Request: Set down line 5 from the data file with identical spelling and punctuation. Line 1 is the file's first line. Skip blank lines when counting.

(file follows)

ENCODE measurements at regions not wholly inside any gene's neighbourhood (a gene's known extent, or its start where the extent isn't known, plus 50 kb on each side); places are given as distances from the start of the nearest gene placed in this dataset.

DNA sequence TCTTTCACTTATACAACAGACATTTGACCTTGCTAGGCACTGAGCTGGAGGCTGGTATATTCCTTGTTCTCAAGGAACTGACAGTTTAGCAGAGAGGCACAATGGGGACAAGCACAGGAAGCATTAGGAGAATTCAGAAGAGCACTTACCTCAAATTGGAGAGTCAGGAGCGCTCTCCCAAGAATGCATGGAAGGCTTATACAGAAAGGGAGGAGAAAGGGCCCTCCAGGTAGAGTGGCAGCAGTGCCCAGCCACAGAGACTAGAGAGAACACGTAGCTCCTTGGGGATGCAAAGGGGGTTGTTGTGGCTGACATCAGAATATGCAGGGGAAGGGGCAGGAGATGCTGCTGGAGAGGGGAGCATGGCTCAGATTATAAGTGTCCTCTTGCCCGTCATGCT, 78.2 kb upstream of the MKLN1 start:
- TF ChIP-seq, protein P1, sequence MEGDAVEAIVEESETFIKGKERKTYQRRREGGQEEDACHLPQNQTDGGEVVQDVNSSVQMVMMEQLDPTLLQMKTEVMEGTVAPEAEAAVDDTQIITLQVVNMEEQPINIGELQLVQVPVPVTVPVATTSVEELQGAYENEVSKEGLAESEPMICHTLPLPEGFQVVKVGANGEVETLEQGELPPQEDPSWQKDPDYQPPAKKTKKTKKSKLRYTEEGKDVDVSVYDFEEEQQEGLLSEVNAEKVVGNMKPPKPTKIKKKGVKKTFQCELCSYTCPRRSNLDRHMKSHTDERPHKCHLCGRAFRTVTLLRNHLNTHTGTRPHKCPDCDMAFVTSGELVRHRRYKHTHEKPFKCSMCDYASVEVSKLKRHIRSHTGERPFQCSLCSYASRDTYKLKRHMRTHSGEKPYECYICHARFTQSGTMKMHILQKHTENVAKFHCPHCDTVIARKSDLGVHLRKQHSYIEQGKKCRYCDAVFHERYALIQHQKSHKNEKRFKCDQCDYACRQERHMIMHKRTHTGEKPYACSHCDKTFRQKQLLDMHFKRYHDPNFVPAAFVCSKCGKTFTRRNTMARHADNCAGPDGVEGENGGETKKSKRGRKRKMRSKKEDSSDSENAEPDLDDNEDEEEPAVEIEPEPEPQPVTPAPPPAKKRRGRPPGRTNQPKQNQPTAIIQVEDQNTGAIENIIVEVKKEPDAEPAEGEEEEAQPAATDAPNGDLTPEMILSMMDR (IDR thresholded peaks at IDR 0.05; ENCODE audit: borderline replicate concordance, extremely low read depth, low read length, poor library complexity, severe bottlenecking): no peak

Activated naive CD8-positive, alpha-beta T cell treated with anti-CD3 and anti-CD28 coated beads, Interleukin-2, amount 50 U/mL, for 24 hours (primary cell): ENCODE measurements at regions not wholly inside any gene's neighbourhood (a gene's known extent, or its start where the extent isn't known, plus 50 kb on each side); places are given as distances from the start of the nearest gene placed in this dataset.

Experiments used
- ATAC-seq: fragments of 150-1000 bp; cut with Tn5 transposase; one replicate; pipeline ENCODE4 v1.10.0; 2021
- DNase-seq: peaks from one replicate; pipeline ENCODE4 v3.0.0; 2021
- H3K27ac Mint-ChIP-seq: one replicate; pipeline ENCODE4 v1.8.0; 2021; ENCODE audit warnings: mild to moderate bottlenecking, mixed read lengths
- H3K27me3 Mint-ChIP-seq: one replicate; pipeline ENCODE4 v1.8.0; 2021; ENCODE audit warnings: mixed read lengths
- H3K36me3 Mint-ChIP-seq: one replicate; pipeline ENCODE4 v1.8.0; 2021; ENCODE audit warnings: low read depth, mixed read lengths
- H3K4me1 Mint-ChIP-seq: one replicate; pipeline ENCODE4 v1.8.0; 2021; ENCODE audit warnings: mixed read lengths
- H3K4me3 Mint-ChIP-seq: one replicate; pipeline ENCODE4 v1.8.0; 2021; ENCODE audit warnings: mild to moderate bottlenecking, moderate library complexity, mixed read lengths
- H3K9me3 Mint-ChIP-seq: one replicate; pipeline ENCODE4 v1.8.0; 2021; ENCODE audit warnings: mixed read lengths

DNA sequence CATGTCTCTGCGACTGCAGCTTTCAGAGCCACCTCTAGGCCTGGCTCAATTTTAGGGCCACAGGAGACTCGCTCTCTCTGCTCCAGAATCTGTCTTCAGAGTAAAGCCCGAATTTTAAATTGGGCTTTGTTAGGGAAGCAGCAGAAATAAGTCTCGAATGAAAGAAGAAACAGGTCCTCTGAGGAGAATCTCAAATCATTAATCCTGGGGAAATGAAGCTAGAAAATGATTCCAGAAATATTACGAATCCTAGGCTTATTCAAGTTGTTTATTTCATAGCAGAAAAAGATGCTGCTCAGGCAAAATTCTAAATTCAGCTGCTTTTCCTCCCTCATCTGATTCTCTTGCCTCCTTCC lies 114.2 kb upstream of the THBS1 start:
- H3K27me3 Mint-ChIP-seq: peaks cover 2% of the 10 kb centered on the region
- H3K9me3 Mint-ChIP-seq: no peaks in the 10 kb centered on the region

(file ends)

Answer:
Experiments used